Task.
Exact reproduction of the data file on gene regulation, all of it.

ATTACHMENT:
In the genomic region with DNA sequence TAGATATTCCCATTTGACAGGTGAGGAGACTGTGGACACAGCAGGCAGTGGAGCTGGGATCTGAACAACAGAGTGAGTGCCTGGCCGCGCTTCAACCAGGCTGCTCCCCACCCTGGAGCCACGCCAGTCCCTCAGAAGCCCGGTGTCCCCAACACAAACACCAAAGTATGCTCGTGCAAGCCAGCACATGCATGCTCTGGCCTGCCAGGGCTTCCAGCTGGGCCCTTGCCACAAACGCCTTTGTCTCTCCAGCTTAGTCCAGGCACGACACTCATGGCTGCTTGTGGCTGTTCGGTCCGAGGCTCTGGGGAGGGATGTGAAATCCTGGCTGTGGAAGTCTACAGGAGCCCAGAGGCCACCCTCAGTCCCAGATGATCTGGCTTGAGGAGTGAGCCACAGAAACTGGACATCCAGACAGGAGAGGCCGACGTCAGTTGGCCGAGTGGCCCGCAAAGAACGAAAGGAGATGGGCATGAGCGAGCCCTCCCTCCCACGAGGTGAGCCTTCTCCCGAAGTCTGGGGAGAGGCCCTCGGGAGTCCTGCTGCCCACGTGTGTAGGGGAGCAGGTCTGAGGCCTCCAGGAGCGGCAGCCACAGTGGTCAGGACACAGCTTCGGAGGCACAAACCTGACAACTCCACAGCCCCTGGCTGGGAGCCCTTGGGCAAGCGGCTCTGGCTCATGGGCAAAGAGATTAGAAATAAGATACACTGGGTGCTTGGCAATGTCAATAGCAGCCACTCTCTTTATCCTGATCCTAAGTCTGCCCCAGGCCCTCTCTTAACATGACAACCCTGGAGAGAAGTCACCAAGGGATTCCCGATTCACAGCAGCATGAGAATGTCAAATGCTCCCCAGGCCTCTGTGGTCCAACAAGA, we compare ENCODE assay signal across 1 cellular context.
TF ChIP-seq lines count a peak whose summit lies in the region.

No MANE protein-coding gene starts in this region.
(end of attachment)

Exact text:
In the genomic region with DNA sequence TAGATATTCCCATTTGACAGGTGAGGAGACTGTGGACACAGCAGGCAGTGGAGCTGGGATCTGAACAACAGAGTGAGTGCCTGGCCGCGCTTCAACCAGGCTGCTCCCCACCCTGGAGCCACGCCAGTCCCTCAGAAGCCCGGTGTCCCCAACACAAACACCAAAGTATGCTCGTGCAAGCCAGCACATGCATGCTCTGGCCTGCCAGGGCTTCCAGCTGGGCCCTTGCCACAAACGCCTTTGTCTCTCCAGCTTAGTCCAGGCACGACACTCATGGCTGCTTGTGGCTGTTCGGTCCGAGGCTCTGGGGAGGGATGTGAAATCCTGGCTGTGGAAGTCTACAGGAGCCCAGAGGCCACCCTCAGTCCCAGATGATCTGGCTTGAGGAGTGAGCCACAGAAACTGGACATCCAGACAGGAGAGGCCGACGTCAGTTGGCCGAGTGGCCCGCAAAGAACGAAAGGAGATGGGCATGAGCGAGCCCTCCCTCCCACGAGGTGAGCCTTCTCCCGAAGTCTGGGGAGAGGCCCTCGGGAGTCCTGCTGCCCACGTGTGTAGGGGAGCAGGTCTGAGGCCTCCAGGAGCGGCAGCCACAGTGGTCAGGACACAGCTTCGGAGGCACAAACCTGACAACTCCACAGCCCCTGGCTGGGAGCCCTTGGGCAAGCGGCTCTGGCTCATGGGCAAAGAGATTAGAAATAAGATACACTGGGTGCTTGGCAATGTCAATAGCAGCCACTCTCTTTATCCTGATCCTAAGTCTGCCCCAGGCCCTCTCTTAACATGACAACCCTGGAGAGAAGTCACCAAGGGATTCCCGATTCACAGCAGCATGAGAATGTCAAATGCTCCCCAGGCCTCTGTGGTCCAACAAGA, we compare ENCODE assay signal across 1 cellular context.
TF ChIP-seq lines count a peak whose summit lies in the region.

No MANE protein-coding gene starts in this region.